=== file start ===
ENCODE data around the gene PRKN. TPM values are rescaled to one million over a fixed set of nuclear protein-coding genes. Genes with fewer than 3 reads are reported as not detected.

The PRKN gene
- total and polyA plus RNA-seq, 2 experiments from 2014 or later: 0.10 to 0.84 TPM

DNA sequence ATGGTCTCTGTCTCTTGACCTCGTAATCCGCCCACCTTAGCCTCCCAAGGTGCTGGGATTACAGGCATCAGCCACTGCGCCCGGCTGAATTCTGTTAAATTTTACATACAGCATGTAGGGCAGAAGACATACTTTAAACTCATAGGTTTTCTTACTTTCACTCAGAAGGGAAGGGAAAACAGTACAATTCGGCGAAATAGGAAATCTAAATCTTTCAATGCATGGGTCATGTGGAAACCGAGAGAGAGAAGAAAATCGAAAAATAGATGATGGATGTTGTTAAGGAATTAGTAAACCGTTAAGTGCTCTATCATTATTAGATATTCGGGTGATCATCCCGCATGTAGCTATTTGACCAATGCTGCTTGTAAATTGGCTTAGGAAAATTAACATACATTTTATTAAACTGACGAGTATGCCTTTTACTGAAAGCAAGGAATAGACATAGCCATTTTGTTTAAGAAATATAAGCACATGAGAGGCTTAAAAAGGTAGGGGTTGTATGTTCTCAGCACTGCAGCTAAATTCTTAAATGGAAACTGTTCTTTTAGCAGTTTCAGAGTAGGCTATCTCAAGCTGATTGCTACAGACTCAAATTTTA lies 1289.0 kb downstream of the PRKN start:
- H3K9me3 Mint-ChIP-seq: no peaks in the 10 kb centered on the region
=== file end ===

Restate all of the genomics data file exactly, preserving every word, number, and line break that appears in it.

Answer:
ENCODE data around the gene PRKN. TPM values are rescaled to one million over a fixed set of nuclear protein-coding genes. Genes with fewer than 3 reads are reported as not detected.

The PRKN gene
- total and polyA plus RNA-seq, 2 experiments from 2014 or later: 0.10 to 0.84 TPM

DNA sequence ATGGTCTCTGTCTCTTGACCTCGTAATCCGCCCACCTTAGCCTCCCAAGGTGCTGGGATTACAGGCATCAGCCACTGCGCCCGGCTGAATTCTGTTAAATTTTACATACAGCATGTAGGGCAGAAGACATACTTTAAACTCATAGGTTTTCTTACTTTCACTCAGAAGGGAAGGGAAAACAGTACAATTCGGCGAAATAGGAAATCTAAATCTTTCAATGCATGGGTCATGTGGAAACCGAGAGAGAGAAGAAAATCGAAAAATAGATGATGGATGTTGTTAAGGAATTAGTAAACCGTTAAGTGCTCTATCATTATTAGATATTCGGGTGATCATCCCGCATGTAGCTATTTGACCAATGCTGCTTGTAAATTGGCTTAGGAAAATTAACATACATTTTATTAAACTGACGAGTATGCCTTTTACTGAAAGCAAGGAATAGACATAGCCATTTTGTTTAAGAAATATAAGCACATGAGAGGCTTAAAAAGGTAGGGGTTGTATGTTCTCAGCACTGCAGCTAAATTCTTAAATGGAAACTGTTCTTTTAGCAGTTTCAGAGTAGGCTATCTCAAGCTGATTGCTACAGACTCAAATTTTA lies 1289.0 kb downstream of the PRKN start:
- H3K9me3 Mint-ChIP-seq: no peaks in the 10 kb centered on the region